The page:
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Help304 service launched to help those affected by COVID related stress

Help304 Emotional StrengthLine Available to all West Virginians

Release from First Choice Services:

CHARLESTON, W.Va. — If you’re feeling anxious, overwhelmed, or emotionally exhausted, you’re not alone. Pandemic related stress is high. Many people are worried they or a family member will become sick. Some have lost jobs and insurance and are worried about meeting their family’s basic needs.  Making matters worse, routine and social structure have crumbled. With everyone under stress, some feel they have no one to turn to for emotional help. According to a recent poll conducted by the American Psychiatric Association, 36% of Americans say COVID-19 is having a serious impact on their mental health and 59% feel it is having a serious impact on their day-to-day lives. West Virginians are especially vulnerable. According to a 2018 CDC study, WV was ranked as the “least healthy” state concerning mental health, noting that 18.9% of respondents reported poor mental health 14 of the last 30 days.

A new, free service aims to help West Virginians with COVID-19 related stress.  Help304, WV’s Emotional Strengthline, offers support through a hotline, 1-877-HELP-304. This program is funded by the Federal Emergency Management Agency (FEMA) and administered by West Virginia’s Department of Health and Human Resources (DHHR).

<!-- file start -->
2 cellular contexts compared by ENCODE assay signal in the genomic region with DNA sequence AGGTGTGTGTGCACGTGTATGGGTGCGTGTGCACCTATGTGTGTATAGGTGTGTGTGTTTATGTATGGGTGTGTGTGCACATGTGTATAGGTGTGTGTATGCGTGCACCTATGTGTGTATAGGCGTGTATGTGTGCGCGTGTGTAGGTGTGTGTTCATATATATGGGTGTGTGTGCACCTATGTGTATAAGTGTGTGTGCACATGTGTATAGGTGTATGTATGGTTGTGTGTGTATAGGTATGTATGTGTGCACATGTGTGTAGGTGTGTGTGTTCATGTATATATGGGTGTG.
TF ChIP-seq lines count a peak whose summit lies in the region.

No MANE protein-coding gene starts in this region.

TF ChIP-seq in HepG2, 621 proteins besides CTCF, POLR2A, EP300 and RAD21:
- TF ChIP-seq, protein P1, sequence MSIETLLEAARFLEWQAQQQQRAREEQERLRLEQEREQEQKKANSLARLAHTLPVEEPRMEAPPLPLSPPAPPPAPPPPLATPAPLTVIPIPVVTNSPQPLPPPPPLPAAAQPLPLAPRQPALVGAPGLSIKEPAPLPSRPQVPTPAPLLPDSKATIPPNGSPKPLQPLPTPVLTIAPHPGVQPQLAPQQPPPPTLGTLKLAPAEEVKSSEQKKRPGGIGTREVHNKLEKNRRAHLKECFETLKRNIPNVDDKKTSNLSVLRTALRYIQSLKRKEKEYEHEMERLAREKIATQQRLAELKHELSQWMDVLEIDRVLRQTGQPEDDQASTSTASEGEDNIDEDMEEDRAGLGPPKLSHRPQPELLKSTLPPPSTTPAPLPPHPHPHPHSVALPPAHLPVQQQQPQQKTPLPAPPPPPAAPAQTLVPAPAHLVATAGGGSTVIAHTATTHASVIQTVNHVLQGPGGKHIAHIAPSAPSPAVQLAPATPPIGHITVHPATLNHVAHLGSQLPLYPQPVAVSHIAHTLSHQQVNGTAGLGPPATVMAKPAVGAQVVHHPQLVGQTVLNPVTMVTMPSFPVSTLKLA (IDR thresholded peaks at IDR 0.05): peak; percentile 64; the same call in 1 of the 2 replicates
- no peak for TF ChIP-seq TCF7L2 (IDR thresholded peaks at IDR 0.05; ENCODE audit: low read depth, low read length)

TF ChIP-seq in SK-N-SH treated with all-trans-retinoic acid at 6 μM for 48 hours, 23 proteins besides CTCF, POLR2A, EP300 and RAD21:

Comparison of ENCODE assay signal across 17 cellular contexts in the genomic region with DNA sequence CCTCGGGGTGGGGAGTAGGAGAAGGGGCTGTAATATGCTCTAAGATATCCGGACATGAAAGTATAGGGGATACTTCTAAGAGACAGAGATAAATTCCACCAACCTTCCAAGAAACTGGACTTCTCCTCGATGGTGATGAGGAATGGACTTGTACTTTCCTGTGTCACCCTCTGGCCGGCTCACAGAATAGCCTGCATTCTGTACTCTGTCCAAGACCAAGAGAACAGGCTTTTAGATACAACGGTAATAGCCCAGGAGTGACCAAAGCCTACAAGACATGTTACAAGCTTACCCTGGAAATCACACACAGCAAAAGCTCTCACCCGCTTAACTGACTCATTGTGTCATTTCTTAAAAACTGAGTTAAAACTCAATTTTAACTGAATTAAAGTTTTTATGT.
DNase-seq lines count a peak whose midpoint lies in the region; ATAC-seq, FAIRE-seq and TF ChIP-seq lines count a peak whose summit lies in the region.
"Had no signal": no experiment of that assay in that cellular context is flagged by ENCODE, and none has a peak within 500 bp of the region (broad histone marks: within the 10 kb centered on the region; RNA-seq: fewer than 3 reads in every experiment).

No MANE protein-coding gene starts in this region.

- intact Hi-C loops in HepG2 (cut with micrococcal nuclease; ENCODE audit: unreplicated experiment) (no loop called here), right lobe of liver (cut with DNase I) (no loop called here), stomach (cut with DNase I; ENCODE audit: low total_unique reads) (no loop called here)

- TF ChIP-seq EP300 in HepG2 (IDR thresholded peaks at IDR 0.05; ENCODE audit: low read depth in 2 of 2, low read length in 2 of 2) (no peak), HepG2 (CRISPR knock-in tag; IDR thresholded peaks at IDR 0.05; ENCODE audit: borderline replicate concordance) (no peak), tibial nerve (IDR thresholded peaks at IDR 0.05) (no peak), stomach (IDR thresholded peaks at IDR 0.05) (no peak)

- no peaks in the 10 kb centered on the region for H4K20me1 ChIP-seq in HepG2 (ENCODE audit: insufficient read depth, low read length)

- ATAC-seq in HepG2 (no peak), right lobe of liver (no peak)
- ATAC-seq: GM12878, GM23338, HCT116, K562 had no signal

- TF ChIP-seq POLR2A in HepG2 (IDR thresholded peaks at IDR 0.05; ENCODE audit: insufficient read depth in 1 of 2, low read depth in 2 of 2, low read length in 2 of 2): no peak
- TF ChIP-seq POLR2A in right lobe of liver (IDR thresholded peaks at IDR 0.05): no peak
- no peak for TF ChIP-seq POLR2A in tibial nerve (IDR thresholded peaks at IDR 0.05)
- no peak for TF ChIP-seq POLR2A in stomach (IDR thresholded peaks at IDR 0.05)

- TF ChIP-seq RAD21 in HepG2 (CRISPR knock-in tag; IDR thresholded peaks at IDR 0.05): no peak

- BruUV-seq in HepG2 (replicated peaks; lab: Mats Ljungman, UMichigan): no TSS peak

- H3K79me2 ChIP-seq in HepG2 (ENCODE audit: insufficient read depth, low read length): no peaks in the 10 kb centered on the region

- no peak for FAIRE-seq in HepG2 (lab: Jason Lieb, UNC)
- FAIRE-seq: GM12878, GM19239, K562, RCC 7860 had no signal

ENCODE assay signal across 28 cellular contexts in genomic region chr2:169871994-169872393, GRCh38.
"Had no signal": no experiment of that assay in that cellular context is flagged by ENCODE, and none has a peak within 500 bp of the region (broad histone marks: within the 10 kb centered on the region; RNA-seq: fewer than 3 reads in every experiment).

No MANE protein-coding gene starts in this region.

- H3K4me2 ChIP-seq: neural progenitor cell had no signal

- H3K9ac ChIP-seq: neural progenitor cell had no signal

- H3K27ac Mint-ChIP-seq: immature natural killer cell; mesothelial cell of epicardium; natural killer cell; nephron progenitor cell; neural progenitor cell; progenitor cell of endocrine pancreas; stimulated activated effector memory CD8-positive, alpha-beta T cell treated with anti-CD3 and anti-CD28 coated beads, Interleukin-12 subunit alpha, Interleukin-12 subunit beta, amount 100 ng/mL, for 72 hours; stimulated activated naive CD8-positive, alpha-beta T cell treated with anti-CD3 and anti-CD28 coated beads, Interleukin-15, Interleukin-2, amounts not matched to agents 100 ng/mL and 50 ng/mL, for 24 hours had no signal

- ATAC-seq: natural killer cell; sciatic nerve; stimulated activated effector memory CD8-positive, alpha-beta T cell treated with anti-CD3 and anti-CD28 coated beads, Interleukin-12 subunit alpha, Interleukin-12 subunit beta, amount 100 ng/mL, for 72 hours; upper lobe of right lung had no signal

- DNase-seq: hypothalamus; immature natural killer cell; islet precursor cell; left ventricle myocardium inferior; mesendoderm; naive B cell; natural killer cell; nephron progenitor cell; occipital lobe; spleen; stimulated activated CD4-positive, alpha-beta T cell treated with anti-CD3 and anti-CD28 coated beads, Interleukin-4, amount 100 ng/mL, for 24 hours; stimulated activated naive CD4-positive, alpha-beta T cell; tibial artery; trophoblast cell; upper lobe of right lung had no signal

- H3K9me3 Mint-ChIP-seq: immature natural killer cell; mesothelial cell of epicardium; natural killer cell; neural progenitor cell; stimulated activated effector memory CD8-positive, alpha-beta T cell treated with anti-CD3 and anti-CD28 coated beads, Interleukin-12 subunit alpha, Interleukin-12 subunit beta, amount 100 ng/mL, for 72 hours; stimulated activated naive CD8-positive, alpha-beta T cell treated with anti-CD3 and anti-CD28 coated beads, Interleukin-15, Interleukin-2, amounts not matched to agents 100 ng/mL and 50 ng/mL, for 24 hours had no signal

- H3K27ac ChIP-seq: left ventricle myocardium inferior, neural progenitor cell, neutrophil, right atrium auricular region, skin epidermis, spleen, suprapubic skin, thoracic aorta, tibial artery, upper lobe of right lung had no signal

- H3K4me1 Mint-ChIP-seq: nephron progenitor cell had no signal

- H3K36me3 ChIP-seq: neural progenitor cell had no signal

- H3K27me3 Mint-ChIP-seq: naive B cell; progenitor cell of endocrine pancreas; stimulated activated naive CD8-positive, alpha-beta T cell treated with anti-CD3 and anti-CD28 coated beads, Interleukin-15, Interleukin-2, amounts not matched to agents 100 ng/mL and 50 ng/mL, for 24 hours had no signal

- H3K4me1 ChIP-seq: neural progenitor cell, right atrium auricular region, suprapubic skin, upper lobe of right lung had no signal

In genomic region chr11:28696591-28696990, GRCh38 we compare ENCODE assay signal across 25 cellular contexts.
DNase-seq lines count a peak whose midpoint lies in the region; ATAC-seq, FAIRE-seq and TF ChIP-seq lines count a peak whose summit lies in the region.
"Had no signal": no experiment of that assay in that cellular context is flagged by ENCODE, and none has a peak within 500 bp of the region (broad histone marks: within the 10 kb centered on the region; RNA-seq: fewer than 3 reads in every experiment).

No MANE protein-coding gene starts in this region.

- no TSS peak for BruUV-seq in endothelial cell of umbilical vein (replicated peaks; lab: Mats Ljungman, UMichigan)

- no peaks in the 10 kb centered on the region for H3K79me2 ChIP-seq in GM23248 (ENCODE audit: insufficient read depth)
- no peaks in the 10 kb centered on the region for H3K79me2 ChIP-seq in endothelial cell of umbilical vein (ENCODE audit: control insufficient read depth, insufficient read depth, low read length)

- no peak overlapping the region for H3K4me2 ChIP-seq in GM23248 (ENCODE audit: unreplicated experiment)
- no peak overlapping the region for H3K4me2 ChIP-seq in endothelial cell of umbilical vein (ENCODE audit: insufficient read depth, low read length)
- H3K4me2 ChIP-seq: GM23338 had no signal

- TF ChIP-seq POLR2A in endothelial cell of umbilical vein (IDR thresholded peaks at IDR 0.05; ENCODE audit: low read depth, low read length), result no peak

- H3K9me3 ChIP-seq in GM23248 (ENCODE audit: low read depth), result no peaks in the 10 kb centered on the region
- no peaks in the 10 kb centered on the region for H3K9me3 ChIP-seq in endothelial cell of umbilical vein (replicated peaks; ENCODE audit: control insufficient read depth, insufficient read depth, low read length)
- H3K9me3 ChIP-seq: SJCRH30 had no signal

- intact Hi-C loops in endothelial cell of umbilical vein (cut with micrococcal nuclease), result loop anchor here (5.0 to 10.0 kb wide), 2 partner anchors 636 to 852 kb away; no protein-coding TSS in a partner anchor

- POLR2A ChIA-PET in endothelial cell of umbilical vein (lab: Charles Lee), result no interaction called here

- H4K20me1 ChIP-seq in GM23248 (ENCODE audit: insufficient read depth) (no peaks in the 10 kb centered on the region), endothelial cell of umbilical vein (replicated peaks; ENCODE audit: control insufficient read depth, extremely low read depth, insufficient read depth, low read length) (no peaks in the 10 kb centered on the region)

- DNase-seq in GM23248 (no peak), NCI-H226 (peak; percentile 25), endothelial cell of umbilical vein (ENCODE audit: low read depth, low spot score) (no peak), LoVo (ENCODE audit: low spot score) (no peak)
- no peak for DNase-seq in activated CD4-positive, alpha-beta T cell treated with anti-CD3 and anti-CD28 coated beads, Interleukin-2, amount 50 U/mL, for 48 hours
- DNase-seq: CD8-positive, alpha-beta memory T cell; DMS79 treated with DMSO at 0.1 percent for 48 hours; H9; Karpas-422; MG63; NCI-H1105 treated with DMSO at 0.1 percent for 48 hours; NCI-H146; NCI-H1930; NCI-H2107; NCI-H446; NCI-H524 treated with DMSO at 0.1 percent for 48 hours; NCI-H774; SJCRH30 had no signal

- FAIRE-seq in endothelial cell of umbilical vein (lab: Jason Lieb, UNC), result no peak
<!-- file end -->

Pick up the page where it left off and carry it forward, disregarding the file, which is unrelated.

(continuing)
The line will be answered by First Choice Services (FCS), a Charleston, WV company that operates several other helplines.  Programs operated by FCS include the Help4WV  addiction and mental health line, the Problem Gamblers Help Network of WV, the Suicide Lifeline, the Tobacco Quitline, the Jobs and Hope program which helps those in recovery find employment, the ACA Navigator program which assists with enrollment in free and reduced-cost health insurance, and  211, which helps locate resources such as food banks and housing assistance. 

FCS reports that calls for the last four months are up 15% over calls during the same time last year. FCS’s CEO, Lata Menon, explained the purpose of the line. “Most of our programs are designed to solve a very specific problem, for instance, by linking someone with an addiction treatment program or locating a food bank for them. We’ve noticed, particularly

over the last few months, callers are stressed and some just need to talk about their issues with someone who cares. They may not be suicidal or think of themselves as in crisis, but they want someone to listen to their concerns and help sort out their emotions, to prevent a crisis. We have professional crisis counselors who are trained to listen and help callers find the way forward. If they need additional resources, we have several in-house programs here that can help.”

West Virginians can find free help by calling 1-877-HELP-304, texting 1-877-4357-304, or visiting for online chat. Information on all FCS programs can be accessed at

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